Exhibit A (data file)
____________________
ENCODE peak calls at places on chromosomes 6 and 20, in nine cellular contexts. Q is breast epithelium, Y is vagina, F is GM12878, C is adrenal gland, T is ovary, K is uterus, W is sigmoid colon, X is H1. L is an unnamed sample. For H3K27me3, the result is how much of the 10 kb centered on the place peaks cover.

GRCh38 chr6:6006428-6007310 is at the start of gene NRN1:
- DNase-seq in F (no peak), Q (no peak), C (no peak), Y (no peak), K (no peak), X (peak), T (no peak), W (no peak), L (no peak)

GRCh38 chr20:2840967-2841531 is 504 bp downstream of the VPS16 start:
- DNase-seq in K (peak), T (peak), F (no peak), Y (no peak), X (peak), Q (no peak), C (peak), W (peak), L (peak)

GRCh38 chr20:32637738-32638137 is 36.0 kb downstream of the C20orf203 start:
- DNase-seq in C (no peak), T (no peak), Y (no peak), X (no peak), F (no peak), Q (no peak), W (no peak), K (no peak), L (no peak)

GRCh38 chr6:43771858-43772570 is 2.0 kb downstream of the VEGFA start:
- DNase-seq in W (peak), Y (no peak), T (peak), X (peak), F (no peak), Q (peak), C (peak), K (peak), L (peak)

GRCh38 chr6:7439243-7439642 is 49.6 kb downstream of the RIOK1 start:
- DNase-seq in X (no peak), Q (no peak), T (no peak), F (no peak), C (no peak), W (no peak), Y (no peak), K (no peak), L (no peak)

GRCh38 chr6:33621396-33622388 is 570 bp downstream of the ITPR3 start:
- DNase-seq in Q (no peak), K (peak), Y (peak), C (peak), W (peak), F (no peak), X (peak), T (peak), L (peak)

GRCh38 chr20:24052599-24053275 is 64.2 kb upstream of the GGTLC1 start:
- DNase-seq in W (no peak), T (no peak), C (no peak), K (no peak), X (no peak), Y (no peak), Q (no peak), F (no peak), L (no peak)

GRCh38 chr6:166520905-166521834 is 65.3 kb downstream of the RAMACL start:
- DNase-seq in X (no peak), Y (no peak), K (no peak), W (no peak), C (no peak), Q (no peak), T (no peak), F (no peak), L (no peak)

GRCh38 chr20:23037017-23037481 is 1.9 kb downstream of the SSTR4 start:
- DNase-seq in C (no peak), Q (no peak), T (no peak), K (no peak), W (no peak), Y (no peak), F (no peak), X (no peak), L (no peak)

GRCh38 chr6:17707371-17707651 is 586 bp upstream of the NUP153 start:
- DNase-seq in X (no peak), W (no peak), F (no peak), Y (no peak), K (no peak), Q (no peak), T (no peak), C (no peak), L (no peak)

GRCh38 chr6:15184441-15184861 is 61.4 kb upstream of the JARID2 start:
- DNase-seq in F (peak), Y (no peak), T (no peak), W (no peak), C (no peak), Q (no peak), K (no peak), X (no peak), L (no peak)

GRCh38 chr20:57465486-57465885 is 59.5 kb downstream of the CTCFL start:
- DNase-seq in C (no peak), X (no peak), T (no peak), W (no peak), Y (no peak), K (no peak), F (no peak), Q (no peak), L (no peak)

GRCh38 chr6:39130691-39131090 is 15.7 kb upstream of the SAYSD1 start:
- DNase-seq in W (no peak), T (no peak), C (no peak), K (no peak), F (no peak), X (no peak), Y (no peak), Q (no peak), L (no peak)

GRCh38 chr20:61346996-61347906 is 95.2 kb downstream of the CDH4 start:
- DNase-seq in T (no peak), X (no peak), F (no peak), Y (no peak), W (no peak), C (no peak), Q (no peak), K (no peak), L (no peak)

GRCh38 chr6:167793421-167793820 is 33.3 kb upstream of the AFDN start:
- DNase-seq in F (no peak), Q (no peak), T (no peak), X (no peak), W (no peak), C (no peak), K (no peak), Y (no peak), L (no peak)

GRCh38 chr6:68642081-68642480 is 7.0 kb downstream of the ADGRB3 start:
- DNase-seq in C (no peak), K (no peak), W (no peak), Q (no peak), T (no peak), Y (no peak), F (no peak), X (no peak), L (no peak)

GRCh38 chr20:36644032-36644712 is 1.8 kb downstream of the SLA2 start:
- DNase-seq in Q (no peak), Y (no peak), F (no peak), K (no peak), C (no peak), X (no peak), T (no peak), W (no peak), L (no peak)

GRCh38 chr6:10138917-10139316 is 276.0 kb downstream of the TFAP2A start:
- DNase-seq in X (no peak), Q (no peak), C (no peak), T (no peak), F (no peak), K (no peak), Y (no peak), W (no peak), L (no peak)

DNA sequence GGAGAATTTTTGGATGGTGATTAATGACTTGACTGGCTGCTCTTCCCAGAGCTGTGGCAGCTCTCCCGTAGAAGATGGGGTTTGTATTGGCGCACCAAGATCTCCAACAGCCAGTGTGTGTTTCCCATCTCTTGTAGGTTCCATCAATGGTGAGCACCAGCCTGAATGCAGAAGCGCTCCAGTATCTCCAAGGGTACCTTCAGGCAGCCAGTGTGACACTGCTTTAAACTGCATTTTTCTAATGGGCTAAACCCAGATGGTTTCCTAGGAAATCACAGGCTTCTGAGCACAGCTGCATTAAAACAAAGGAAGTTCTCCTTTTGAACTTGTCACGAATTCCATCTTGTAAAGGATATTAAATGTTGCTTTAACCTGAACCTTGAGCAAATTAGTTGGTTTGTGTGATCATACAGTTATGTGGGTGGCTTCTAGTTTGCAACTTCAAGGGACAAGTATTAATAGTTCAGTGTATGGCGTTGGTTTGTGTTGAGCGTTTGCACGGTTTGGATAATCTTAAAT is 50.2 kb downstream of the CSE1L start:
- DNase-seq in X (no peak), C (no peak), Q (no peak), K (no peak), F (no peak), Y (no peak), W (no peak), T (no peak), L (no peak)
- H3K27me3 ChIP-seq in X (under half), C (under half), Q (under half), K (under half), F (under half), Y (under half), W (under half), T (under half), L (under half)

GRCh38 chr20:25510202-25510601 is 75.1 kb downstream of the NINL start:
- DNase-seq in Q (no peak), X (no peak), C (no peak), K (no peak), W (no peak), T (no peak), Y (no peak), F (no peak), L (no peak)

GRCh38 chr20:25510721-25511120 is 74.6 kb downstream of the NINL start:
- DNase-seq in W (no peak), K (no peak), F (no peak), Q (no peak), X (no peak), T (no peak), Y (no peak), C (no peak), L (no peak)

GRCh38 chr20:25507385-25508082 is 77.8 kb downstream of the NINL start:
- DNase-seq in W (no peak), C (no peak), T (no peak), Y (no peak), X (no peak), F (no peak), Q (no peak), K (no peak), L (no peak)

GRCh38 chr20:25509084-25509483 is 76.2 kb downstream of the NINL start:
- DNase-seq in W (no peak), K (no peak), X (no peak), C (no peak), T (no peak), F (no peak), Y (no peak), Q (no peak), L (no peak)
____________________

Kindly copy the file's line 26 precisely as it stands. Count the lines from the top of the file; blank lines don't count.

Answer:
GRCh38 chr6:39130691-39131090 is 15.7 kb upstream of the SAYSD1 start: